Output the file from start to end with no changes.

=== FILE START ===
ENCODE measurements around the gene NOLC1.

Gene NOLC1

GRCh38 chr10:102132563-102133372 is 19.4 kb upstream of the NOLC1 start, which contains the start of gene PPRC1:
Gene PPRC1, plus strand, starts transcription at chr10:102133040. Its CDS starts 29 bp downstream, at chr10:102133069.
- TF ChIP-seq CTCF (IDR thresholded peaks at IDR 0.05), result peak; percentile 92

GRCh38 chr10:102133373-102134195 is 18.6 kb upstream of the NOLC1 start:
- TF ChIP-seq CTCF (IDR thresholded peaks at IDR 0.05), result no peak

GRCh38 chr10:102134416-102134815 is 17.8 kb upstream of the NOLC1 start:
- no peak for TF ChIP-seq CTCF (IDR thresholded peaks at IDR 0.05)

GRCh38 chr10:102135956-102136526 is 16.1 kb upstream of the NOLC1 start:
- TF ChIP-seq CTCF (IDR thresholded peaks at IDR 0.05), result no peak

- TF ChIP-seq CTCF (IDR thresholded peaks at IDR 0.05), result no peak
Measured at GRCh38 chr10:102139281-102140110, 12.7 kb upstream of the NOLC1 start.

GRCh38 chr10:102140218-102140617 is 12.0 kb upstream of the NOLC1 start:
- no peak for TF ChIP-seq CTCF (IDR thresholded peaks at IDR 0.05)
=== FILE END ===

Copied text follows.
ENCODE measurements around the gene NOLC1.

Gene NOLC1

GRCh38 chr10:102132563-102133372 is 19.4 kb upstream of the NOLC1 start, which contains the start of gene PPRC1:
Gene PPRC1, plus strand, starts transcription at chr10:102133040. Its CDS starts 29 bp downstream, at chr10:102133069.
- TF ChIP-seq CTCF (IDR thresholded peaks at IDR 0.05), result peak; percentile 92

GRCh38 chr10:102133373-102134195 is 18.6 kb upstream of the NOLC1 start:
- TF ChIP-seq CTCF (IDR thresholded peaks at IDR 0.05), result no peak

GRCh38 chr10:102134416-102134815 is 17.8 kb upstream of the NOLC1 start:
- no peak for TF ChIP-seq CTCF (IDR thresholded peaks at IDR 0.05)

GRCh38 chr10:102135956-102136526 is 16.1 kb upstream of the NOLC1 start:
- TF ChIP-seq CTCF (IDR thresholded peaks at IDR 0.05), result no peak

- TF ChIP-seq CTCF (IDR thresholded peaks at IDR 0.05), result no peak
Measured at GRCh38 chr10:102139281-102140110, 12.7 kb upstream of the NOLC1 start.

GRCh38 chr10:102140218-102140617 is 12.0 kb upstream of the NOLC1 start:
- no peak for TF ChIP-seq CTCF (IDR thresholded peaks at IDR 0.05)